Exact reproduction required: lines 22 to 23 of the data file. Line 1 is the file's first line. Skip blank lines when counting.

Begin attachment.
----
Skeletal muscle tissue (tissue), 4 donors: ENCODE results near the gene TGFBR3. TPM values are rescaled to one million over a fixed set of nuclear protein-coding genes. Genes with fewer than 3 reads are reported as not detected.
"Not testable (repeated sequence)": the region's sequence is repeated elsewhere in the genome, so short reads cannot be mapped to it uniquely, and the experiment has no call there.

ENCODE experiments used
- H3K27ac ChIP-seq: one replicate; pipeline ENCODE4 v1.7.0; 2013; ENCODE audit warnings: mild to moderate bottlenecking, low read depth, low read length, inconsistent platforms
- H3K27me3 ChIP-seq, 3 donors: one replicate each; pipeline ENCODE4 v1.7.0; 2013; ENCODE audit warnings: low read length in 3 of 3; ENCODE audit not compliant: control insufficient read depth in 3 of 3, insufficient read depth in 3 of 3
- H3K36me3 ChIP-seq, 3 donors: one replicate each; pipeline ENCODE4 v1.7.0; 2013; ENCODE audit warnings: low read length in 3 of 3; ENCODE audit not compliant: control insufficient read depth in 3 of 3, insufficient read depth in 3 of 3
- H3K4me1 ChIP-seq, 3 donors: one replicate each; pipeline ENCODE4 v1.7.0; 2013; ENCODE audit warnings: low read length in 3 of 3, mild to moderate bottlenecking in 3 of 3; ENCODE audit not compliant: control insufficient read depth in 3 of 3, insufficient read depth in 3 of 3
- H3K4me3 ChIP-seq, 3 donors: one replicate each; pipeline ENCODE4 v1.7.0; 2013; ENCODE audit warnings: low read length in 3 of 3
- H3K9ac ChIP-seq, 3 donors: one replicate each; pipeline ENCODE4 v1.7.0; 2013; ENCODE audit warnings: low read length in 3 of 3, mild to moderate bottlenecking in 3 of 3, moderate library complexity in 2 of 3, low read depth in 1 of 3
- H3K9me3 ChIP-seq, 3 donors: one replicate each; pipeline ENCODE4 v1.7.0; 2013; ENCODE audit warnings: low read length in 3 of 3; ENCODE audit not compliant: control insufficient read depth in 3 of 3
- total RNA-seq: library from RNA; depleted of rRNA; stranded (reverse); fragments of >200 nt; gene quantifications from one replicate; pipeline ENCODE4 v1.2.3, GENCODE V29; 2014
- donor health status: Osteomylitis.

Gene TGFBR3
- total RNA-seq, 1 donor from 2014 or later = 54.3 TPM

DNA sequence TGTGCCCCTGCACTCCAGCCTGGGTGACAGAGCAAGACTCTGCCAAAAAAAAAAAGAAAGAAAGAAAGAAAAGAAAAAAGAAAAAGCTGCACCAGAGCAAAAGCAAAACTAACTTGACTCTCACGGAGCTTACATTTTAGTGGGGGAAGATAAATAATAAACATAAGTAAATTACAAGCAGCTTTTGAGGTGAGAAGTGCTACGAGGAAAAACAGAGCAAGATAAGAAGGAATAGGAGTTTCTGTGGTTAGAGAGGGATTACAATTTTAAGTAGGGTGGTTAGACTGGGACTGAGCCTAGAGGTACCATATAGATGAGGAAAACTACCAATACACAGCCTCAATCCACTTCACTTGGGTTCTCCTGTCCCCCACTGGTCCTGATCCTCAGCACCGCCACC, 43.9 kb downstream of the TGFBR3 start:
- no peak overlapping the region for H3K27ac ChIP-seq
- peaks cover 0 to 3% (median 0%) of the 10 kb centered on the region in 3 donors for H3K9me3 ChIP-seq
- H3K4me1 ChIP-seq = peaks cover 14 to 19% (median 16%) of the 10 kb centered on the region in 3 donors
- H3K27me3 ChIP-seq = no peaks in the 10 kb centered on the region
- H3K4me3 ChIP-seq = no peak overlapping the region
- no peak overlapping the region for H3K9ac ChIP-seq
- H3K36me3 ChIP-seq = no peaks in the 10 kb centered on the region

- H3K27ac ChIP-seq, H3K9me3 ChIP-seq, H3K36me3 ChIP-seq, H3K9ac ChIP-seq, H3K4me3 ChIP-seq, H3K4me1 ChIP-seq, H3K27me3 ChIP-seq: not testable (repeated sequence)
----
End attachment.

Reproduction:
- H3K36me3 ChIP-seq = no peaks in the 10 kb centered on the region

- H3K27ac ChIP-seq, H3K9me3 ChIP-seq, H3K36me3 ChIP-seq, H3K9ac ChIP-seq, H3K4me3 ChIP-seq, H3K4me1 ChIP-seq, H3K27me3 ChIP-seq: not testable (repeated sequence)